The record $679.6 million budget the Hamilton County Commission passed Wednesday does not include discretionary money, even though six commissioners fought for those funds last year.
"I have not received one phone call, not one email, not one text pleading with me to keep discretionary funds," Tim Boyd, one of those six commissioners, said. "If they are not going to stand behind me and fight for discretionary funds, then I'm not going to spend political capital to be the stalwart for discretionary funds."
The 2017 budget calls for a $14.2 million increase over last year's budget, and includes an additional $12 million for the county education system, $5.2 million more for higher health insurance costs and $2.65 million needed to pay for a 2.5 percent employee salary bump.
The budget does not call for a property tax increase, but it does anticipate 2 percent revenue growth.
Commissioners voted 8-0 in favor of the budget. Commissioner Randy Fairbanks did not attend the voting session.
Boyd, who recently called for the commission to have a frank discussion about discretionary fund policy "to put the matter to bed once and for all," said he wondered whether discretionary funds will return in light of the public's silence on the matter.
In the past, commissioners often have used discretionary funds for special community projects that might not get funded through the typical budgeting process, such as school athletics and a variety of youth programs. The items still come before the entire commission for approval.
Although Boyd described providing discretionary commissioner funds as a controversial policy, he also said he has seen the money do some good things for beneficial programs that would otherwise go overlooked.
A Tennessee government watchdog group described discretionary money as a county commission slush fund.
In June 2015, commissioners Chester Bankston, Boyd, Fairbanks, Jim Fields, Warren Mackey and Sabrena Smedley amended the 2016 budget proposal to take $900,000 from the county's $91 million general fund balance and use it for discretionary spending. They later overturned Hamilton County Mayor Jim Coppinger's veto of the amended budget.
At the time, Bankston called the measure "the right thing to do."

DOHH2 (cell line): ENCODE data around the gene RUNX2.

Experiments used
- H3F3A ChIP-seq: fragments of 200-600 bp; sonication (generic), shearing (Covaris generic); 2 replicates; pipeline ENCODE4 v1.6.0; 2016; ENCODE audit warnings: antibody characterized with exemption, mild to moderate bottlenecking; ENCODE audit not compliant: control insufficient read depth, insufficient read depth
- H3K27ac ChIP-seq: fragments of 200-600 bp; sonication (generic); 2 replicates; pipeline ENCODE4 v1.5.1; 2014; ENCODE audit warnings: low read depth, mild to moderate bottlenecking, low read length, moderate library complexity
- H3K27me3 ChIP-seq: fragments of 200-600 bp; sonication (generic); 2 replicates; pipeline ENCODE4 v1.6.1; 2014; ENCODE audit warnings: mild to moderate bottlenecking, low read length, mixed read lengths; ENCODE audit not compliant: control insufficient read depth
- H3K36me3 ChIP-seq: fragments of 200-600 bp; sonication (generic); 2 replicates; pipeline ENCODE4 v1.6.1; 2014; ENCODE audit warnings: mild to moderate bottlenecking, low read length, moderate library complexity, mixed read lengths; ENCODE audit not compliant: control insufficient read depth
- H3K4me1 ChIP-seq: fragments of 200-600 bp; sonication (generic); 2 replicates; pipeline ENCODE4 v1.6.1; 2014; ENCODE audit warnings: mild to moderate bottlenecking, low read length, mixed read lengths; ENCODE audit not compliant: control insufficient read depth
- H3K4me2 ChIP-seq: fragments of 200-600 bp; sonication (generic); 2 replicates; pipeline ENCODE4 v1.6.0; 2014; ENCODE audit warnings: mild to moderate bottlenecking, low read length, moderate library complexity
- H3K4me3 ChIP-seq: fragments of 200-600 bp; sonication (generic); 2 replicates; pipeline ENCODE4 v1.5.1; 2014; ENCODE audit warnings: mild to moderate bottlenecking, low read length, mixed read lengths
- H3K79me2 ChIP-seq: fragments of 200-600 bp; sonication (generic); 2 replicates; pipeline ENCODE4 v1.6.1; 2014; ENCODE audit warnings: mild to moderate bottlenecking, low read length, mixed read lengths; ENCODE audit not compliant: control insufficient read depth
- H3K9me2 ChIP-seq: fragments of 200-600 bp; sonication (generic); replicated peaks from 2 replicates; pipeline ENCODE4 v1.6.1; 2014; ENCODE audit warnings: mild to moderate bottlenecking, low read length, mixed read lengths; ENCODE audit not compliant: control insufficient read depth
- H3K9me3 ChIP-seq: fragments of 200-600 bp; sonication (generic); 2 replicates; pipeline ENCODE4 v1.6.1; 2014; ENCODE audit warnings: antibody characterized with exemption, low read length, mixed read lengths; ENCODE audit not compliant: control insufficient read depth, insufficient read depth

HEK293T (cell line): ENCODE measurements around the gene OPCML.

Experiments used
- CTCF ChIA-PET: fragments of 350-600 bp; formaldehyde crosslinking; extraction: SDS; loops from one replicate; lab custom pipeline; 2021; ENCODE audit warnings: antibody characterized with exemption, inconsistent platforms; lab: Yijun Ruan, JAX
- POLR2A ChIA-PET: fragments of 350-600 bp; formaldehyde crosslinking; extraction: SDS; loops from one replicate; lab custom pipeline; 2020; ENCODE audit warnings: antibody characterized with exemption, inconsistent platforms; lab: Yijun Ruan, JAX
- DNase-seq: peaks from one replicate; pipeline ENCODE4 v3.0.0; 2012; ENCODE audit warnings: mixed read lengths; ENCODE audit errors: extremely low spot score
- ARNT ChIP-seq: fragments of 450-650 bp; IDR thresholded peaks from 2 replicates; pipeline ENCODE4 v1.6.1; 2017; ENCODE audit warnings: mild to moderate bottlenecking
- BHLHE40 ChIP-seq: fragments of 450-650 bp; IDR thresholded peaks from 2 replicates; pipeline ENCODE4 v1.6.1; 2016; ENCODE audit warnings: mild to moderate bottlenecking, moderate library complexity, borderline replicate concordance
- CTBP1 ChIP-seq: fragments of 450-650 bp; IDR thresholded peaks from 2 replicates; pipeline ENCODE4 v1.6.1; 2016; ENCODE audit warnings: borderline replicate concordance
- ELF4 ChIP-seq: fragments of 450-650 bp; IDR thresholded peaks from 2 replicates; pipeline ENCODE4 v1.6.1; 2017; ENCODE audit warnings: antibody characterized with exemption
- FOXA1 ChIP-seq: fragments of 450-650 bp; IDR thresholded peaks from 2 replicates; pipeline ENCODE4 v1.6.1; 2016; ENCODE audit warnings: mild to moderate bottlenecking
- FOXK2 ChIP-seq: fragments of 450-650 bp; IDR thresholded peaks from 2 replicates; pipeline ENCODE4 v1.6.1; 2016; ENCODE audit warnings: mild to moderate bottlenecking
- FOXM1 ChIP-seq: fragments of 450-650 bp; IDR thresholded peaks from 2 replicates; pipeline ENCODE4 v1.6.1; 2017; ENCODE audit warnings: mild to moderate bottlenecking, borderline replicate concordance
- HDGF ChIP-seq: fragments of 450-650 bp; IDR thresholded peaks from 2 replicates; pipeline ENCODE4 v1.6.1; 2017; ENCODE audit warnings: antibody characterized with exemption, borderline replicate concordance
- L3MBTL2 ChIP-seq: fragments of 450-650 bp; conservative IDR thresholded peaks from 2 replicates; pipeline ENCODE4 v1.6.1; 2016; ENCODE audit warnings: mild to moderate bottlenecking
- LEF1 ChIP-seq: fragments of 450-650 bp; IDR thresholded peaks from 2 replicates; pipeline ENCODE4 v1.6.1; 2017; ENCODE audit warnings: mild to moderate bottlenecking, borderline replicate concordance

"I have so many projects in my district that just don't get funded outside of discretionary spending," Bankston said.
Commissioners Gregory Beck, Joe Graham and Marty Haynes did not support the measure.
When discretionary spending items come before the body, Graham simply votes "present" if the money came from the general fund.
Graham has said that he does not like playing the philanthropist with taxpayer dollars.
Boyd said he questioned whether discretionary money will return when the media "drills" commissioners over it and the public shows no support for it. He also said he wondered if the beneficiaries of discretionary money have become complacent.
If the public shows interest in discretionary funding, commissioners will need to sit down and have a serious discussion about it, he said.
During the voting session, Boyd praised Coppinger and his staff for addressing his concerns about the budget proposal. Having missed a series of budget workshops in May and June, he said he appreciated the willingness of the mayor's office to meet with him last week.
"Hamilton County is in very, very good shape," Boyd said, adding that he "enthusiastically" endorsed the proposal and agreed with 98 percent of it.
"We have limited funds, and we're using them wisely," Graham said when the mayor presented the full budget to the commission in early June.
A snapshot of the approved budget shows that the Hamilton County Department of Education will receive $417.7 million, or 62 percent of the spending, in the coming fiscal year.
Another 3 percent of the overall budget goes to the school system in the form of debt service for capital projects.
Coppinger's proposal also calls for $90.8 million, about 14 percent of the budget, to go toward public safety, which includes the sheriff's office, emergency management, emergency medical services and volunteer fire departments.
The Hamilton County Sheriff's Office accounts for $33.5 million, representing a 5.9 percent increase, which includes $606,000 for raises and $484,000 for eight school resource officers that have been paid for with grant money previously.
Health services will receive $23.2 million, amounting to 11 percent of the general fund budget.
The budget also calls for $27 million to fund the county's various constitutional offices, amounting to a 7.9 percent increase over the 2016 fiscal year.
"This is what taxpayers expect, a fiscally conservative approach to good government," Coppinger said in a news release after the commission's unanimous vote. "This is what we have delivered for the sixth year in a row, without a tax increase while maintaining our valued AAA bond rating from three top rating agencies."
Contact staff writer Paul Leach at 423-757-6481 or firstname.lastname@example.org. Follow him on Twitter @pleach_tfp.